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Re: Bits from the RM



On Tue, Dec 02, 2003 at 05:09:37PM +1000, Anthony Towns wrote:
> > What happens if say there are simply not enough people interested in
> > GNOME for example, and the RC counts rise, and rise at an increasing
> > rate, and we never release again?
> 
> That's not a very interesting hypothetical -- there're plenty of people
> interested in getting Gnome to work on Debian. The aim is to focus
> on *fixing* the bugs, not remove the packages, and while threats can
> motivate sometimes (although they often do the opposite too), it's not
> really where we want to focus our attention or energies.

I agree that GNOME is not a very good example here.  Let me propose
another: The ARM port.  I realize the examples thus far have been in
regard to packages, not ports, but at what point does it make sense to
say "OK, the <foo> port has held up the release of sarge by virtue of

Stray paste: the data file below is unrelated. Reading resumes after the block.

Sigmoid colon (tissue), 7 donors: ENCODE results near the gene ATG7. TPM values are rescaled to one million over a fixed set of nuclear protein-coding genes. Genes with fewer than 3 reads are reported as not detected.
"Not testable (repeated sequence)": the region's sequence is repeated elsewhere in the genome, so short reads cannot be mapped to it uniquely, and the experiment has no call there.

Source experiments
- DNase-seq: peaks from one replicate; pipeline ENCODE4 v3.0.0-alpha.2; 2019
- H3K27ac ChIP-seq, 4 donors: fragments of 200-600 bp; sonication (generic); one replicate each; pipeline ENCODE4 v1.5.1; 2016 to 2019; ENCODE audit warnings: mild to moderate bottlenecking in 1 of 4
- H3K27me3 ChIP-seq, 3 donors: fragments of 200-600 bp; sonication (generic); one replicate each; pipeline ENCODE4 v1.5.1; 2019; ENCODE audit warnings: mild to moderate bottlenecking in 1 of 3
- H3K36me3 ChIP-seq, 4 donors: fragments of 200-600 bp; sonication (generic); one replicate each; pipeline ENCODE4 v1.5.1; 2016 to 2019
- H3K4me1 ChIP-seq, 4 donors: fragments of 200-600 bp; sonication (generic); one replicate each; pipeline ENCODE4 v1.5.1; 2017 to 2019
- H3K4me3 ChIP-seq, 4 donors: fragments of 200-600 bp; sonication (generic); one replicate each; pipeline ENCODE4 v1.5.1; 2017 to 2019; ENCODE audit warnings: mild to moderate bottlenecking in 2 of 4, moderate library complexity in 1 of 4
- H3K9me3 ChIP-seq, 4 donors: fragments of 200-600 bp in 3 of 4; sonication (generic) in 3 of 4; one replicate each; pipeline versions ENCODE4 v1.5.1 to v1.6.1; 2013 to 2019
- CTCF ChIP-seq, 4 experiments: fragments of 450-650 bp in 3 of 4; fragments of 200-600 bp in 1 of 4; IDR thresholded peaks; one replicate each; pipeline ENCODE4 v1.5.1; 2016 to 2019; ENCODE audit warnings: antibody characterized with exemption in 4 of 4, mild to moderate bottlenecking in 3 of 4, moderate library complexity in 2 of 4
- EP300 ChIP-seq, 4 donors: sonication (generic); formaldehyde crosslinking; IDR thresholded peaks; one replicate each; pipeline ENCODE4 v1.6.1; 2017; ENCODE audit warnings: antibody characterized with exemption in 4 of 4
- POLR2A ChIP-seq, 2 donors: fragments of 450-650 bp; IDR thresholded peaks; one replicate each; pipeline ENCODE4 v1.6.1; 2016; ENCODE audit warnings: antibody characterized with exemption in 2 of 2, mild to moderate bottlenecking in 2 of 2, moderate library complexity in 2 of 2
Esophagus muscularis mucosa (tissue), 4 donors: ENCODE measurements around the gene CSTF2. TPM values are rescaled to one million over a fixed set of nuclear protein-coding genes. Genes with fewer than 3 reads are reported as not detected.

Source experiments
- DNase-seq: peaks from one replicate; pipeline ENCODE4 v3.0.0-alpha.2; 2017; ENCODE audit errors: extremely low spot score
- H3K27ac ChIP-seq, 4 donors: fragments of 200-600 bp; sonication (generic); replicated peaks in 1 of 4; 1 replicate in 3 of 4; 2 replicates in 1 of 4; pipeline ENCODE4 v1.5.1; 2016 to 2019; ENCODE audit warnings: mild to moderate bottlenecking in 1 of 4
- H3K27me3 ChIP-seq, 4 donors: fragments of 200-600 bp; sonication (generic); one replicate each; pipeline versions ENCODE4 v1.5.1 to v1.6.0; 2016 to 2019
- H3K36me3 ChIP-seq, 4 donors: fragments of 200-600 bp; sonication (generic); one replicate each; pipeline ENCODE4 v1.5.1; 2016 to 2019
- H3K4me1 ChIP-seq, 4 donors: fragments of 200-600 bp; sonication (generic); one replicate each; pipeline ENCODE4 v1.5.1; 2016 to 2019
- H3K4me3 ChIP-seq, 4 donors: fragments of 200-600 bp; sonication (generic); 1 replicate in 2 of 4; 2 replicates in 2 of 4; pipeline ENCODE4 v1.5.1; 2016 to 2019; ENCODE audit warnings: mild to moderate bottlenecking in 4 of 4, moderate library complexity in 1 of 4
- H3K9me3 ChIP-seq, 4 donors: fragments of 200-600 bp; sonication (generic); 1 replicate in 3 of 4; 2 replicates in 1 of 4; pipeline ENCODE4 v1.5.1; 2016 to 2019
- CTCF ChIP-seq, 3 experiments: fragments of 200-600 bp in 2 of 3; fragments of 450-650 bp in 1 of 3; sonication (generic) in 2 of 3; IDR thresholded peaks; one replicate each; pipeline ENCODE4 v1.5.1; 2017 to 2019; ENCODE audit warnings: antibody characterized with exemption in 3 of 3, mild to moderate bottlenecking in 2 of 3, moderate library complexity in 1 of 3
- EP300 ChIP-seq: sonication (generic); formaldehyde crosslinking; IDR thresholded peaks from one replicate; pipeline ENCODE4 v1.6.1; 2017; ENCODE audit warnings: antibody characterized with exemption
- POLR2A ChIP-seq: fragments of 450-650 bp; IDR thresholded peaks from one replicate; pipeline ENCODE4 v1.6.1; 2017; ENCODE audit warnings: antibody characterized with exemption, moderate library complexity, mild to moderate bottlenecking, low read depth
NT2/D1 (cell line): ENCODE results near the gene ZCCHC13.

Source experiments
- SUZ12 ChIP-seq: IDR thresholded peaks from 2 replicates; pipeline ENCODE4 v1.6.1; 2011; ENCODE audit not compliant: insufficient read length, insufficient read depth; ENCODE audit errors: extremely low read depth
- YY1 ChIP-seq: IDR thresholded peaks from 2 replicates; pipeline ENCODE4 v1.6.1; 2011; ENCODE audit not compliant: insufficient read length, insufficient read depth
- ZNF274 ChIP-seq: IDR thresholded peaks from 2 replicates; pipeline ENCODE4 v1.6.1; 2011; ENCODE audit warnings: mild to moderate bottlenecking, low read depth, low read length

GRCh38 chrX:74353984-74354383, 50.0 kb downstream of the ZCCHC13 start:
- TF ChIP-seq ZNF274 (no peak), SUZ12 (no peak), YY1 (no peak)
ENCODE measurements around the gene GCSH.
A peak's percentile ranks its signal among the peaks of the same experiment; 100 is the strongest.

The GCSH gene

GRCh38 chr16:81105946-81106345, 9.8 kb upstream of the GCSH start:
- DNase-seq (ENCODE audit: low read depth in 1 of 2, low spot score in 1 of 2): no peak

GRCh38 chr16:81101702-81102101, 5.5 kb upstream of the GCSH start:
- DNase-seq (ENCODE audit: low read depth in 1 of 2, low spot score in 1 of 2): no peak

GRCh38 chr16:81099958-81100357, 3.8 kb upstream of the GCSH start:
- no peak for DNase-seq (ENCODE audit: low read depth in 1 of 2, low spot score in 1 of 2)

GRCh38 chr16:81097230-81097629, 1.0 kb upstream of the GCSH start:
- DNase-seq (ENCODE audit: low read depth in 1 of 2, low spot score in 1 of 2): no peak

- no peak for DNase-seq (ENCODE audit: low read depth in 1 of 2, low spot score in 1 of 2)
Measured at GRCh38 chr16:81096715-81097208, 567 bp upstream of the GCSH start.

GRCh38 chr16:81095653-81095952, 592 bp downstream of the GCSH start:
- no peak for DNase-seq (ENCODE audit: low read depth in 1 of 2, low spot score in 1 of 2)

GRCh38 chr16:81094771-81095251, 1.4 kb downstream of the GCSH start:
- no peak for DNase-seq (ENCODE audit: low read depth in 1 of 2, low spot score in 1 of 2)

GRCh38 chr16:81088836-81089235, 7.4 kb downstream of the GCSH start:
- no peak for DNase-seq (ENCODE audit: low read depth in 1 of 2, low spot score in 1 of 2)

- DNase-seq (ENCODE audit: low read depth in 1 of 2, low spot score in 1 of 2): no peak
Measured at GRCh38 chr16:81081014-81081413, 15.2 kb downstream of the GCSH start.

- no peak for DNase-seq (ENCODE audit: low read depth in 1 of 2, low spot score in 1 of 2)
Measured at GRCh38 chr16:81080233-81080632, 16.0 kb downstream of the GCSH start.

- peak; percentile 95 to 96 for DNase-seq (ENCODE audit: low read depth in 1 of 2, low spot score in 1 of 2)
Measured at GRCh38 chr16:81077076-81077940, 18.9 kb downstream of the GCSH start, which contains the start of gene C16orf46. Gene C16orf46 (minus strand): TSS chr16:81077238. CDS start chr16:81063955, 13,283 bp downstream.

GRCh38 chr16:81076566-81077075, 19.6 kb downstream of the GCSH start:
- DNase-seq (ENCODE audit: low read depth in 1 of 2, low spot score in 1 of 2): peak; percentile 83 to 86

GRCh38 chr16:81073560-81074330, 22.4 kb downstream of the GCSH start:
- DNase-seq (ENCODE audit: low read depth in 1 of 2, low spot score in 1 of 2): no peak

not having a working installer.  It is going to be removed from the list
of supported platforms for sarge."

A quick look at
http://www.debian.org/devel/debian-installer/ports-status indicates
that, for some platforms, the situation is pretty grim.  ARM, for
example, hasn't been touched since March, and doesn't even have a
working kernel for the installer.  m68k is not a whole lot better, but
has at least seen some recent activity.

Where are the people who originally thought it would be "fun" to port
Debian to some of these architectures?  How long do we wait for them?
Clearly AJ's message to debian-devel-announce on August 19 announcing a
release goal of December 1 didn't inspire any new activity.  This gives
the appearance that the ARM port maintainers simply don't care if sarge
gets released at all.  This is very discouraging.

I don't want to come across sounding too harsh; I run Debian on a number
of architectures besides x86 and appreciate its multi-platform support.
But, if those who work on Debian on a given platform are no longer
interested in putting in the effort necessary to maintain that
architecture, we really should rethink our committment to it.

noah

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